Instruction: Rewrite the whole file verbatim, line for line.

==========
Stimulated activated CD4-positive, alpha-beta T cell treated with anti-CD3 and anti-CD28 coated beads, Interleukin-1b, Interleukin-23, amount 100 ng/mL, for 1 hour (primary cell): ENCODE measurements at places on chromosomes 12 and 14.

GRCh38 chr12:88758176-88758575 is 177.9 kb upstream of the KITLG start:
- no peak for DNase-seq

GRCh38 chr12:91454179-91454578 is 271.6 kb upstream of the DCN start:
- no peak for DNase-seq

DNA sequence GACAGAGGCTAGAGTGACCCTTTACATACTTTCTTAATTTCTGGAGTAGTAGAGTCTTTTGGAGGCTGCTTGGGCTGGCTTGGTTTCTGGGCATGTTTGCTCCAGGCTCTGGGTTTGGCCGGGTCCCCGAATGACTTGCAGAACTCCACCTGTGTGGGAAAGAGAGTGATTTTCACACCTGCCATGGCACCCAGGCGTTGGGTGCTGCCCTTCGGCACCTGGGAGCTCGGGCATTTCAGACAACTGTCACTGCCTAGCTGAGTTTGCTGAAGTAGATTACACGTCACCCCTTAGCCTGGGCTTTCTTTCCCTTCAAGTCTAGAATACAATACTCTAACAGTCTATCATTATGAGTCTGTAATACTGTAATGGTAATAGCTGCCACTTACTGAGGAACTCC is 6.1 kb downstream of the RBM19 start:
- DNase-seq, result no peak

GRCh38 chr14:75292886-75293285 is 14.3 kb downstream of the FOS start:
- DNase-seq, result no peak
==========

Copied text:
Stimulated activated CD4-positive, alpha-beta T cell treated with anti-CD3 and anti-CD28 coated beads, Interleukin-1b, Interleukin-23, amount 100 ng/mL, for 1 hour (primary cell): ENCODE measurements at places on chromosomes 12 and 14.

GRCh38 chr12:88758176-88758575 is 177.9 kb upstream of the KITLG start:
- no peak for DNase-seq

GRCh38 chr12:91454179-91454578 is 271.6 kb upstream of the DCN start:
- no peak for DNase-seq

DNA sequence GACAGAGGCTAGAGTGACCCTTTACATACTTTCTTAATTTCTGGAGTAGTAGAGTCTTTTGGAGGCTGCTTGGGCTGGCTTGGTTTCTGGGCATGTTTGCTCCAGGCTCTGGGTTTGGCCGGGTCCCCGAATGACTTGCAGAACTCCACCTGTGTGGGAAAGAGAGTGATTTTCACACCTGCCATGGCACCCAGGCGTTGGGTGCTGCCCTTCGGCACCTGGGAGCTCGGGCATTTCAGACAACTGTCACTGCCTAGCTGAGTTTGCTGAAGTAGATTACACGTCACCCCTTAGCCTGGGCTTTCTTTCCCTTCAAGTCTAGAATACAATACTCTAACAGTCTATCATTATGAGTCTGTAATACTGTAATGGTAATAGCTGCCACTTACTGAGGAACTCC is 6.1 kb downstream of the RBM19 start:
- DNase-seq, result no peak

GRCh38 chr14:75292886-75293285 is 14.3 kb downstream of the FOS start:
- DNase-seq, result no peak